796474 HQL of ‘C’ Corps of Military Police
Donald Theobald known as Don was born in 1913. He was the only son of Herbert and Lily Theobald. He and his 4 sisters lived with their parents at 21 Humphry Road, Sudbury. His sister Ella enlisted in 1941 and served as a Lance Corporal in the Auxiliary Territorial Service working in an Ordnance Depot preparing equipment before it was sent out to the Far East Campaign, by coating it with preservative to protect against all tropical conditions. Another sister also served in the A.T.S. Don married Phyllis Magda Hearndon and they went to live in Great Cornard.
Before the war Don was a well-known light heavyweight boxer and reports of his success were often reported in the Suffolk and Essex Free Press. He was reported ‘missing’ in the same newspaper on 8th August 1940.
In 1945 his mother received a letter from a friend who was in the Royal Air Force and was with Don when he was last seen. The letter was printed in the Suffolk and Essex Free Press on 5th July 1945. Flight Sergeant Cherry had struck up a friendship with Don when they worked together in France in 1940. He wrote ‘We both pulled out of Orleans as the Germans were about to enter and we made our way to St. Nazaire where we got a boat, the ‘Lancastria’. As you probably heard later, the boat was bombed and sunk in the Bay of Biscay and some thousands of good lads lost their lives. Don and I were together on the ship when she got her final hit. I got a splinter in the leg and a few burns. Don got me out up on deck and then went back to help get some other fellows out who had been hurt. That was the last I saw of him as someone else pushed me over the side and I swam around until I got picked up about an hour later.’ He went on to say ‘Don was the finest man I’ve met and I know that I owe my life to him and I would like to ask you that if ever you do hear any definite news would you please let me know’.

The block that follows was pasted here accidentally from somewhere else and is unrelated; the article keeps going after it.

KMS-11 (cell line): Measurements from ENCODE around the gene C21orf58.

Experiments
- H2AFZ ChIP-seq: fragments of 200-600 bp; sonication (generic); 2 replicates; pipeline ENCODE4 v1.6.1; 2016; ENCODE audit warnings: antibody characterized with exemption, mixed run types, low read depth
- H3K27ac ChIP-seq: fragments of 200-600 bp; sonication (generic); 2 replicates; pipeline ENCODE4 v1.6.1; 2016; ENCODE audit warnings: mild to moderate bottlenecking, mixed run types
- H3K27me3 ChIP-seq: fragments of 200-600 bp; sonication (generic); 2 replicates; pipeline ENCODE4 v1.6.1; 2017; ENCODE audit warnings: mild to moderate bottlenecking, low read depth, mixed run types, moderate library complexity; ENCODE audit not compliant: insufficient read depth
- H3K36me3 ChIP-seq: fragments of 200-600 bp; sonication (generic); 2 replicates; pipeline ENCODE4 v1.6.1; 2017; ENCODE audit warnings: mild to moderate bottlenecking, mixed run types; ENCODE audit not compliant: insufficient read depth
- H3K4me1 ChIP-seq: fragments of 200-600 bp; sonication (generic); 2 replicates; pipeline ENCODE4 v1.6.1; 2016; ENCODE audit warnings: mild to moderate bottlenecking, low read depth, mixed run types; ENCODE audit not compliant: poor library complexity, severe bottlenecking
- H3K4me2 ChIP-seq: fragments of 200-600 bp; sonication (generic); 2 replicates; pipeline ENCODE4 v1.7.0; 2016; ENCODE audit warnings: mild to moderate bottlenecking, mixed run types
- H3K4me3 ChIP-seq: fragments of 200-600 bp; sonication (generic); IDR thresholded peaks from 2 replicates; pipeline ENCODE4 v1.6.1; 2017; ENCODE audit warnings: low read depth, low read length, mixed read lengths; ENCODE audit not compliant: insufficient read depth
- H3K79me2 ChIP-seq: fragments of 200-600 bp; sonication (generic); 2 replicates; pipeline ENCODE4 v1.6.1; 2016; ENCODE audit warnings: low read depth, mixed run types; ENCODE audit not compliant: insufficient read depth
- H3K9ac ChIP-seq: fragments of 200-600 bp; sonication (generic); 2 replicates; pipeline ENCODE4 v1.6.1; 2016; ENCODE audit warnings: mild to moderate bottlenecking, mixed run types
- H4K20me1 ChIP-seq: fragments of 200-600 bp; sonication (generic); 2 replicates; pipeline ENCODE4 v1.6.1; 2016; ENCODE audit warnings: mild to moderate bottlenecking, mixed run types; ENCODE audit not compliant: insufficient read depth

SS Lancastria was a Cunard White Star Liner. The ship had between 5,000 and 6,000 men on board when she was attacked at 1545 hours on 17th June 1940 by German aircraft close to St. Nazaire in the Bay of Biscay. As the bombs hit the ship one went straight down the funnel. The explosion split the ship in two and by 1620 hours the ship had sunk with the loss of approximately 3,300 lives.
Don was officially recorded as having died on 17th June 1940. There is no known grave and he is remembered on the Dunkirk Memorial, Dunkirk, France.
Don is also remembered on the Great Cornard Memorial.
A Cross of Remembrance was laid close to his name on the Dunkirk Memorial, France in April 2006.
Two other Sudbury men were also lost on board SS Lancastria, Charles Golding and Ernest Smith. To this day the official report of the sinking of SS Lancastria is bidden by the Official Secrets Act and not due to be released until 2040.
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